"You're fucking – I don't even know what to think of you, Quinn. You don't want to tell us anything about yourself but then you hate us for trying to figure out what's wrong with you. How the hell are we supposed to figure you out? We want to help you because we care about you, but you never want to let us."

Quinn barks a short, dry laugh. "That's rich, coming from you."

"What's that supposed to mean?"

"You never bother to tell me things, Santana. And you never seemed to care before now. So why is this any different? Before I got pregnant, we were fighting over being head Cheerio. When I got pregnant, you stopped talking to me. And you never bothered to, for months. We're not friends. Why the fuck should I tell you anything?" She shakes her head, starts walking away again. "I should never have come back."

"Yeah, since you love Yale so fucking much, maybe you should have stayed there. Maybe you should have stayed with your special secret sorority and your nerdy little friends and your boring as fuck books and shut yourself away from the world like you always seem to do."

"What about you, Santana?" Quinn says, spinning to face her, her expression distorting into an ugly sneer, even though her voice is unnaturally quiet, even calm. "Why are you in Kentucky, shaking pom-poms and strutting around in short cheerleading outfits, trying not to look at all the other pretty girls' legs and trying not to get off at all them changing around you?"

"You–" She wants to take back her words the minute she's said them, but it's not like she could take a remote control and rewind time. Santana's getting red in the face, her hands fisting at her sides. "Take that back."

"No, because you know what?" She's on a roll now. She can't let Santana make her look vulnerable, and this is – only she has the balls to say what needs to be said. "You're nothing but a scared little girl who stays in Kentucky and breaks up with the love of her life because she's too scared of going out into the world to fight for what she fucking wants."

Santana scoffs, red-faced, dark-eyed, and Quinn knows, Quinn knows she's hit a nerve.

"And what about you? You're nothing but a crazy little girl who got pregnant at sixteen with her boyfriend's best friend; a sad, lonely girl with no friends and forty million problems and who sleeps with a picture of sweet little Beth under her pillow every fucking night like a–"

Quinn doesn't even think.

She's there in four long strides, and her mind's heatedly blank as her palm ricochets upwards and meets Santana's face in a loud smack.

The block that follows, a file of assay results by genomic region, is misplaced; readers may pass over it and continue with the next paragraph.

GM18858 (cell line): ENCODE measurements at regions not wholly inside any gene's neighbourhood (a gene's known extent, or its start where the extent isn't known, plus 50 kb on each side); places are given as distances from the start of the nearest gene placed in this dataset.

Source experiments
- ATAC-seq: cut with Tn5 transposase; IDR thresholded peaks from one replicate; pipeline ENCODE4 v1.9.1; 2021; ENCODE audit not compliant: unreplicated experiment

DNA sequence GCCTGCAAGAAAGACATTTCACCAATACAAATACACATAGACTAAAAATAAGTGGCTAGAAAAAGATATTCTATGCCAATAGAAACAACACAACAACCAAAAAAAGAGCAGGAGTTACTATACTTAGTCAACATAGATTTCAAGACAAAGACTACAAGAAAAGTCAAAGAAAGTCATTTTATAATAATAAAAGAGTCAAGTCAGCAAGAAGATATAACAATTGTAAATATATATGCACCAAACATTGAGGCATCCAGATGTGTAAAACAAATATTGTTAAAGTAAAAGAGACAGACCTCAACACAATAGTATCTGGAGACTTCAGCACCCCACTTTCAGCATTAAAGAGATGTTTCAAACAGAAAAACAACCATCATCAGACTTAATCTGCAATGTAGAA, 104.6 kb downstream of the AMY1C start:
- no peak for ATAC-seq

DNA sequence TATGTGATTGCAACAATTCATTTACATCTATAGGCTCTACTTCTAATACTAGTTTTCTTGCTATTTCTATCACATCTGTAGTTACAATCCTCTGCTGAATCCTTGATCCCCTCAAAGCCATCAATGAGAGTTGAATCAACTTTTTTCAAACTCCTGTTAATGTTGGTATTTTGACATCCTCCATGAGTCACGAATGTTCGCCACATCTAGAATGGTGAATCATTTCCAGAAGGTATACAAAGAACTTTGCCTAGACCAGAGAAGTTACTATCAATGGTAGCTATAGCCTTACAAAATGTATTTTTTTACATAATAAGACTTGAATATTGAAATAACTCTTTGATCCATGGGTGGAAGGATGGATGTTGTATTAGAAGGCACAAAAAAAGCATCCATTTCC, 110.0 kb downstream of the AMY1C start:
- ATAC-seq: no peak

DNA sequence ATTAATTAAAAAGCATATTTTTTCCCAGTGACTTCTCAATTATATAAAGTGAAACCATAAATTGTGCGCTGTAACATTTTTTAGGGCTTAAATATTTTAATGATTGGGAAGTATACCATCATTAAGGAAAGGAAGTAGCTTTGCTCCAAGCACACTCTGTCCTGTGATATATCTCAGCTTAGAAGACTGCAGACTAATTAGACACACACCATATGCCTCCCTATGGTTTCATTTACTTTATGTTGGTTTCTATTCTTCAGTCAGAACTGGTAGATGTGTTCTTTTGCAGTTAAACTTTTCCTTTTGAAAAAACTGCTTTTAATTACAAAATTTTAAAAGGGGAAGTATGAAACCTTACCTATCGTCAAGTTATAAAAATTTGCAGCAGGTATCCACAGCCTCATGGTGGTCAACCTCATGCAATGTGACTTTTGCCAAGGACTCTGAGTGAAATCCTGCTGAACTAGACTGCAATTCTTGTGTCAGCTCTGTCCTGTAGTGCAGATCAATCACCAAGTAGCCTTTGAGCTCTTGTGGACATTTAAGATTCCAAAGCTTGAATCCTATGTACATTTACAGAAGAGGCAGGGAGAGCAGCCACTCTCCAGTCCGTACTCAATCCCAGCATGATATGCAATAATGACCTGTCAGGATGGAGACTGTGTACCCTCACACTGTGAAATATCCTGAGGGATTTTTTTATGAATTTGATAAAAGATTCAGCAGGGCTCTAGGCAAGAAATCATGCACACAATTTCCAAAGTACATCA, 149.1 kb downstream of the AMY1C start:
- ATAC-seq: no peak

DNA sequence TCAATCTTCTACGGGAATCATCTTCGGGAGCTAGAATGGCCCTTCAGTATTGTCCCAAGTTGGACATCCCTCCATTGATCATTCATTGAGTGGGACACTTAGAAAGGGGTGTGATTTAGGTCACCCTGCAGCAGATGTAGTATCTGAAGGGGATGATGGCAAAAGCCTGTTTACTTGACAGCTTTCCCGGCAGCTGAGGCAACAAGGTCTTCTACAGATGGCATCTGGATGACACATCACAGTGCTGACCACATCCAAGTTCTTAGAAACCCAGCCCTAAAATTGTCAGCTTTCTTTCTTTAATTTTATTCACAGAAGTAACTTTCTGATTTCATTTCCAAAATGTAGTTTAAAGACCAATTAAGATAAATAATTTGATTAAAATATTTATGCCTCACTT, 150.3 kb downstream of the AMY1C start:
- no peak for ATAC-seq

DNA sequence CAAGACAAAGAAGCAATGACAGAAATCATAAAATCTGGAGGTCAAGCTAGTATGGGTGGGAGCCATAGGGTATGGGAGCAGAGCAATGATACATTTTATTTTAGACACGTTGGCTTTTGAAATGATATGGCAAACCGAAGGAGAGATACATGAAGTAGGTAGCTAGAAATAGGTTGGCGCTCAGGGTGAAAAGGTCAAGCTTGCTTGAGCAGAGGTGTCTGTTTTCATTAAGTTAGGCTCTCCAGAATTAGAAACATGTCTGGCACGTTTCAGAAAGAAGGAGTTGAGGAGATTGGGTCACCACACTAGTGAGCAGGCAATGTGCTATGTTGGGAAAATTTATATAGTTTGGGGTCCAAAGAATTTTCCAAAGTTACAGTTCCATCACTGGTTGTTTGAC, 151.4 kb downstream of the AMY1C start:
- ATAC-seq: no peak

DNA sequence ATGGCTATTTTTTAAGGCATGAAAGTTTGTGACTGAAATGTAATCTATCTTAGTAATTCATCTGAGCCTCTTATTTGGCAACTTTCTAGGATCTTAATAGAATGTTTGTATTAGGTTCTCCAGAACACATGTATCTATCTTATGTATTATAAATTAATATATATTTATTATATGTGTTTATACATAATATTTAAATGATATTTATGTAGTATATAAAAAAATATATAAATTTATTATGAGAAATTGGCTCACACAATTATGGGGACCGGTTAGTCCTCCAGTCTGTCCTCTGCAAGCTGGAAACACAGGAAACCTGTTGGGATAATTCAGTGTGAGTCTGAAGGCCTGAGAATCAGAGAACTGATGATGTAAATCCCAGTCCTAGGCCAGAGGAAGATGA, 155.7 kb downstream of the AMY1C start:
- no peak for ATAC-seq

She's shaking when she gets home, her hands fumbling for her house keys, and she hears a car pull up on the sidewalk behind her.

"Go away, Santana," she says loudly, pushing the wrong key into the lock. She curses when she drops the key ring, and a long, slender hand reaches out and grabs it for her. She looks up into a pair of sad blue eyes.

"Hi, Quinn," Brittany says quietly.


She tries to make Brittany leave, but she's stubborn, pushes her way into the house. Quinn can't help but cringe when a gasp leaves Brittany's mouth as soon as she steps into the living room.

"Britt–" Panic rises in her throat, but she then sighs, because if she's being honest, she doesn't know how the hell to begin explaining what this is.

Brittany doesn't say anything, though, just turns to her with big eyes that are wet at the corners. "Um. Quinn, I – do you need help with anything tonight? I can…fix dinner, you know, Santana taught me how to make pasta and stuff."

Quinn laughs a little, but it's half-hearted, tired, broken. "You don't have to, B; I can just order some pizza for tonight. But thanks."

"Okay, but I'm staying over, okay?" And then Brittany's walking over to Judy, not giving her a chance to reply, and she wraps the blanket around her mom in such a tender way that makes Quinn's throat tighter than usual.


"Why didn't you tell us?"

The pizza's almost completely gone, three slices left in the box, soggy now, and cold. "I don't know, I just…I don't know. I'm kind of…I wanted to deal with it on my own."

Brittany sighs, taking Quinn's hand and placing her fingers in the spaces in between Quinn's own. "Quinn, you shouldn't – you don't have to deal with stuff on your own all the time, you know."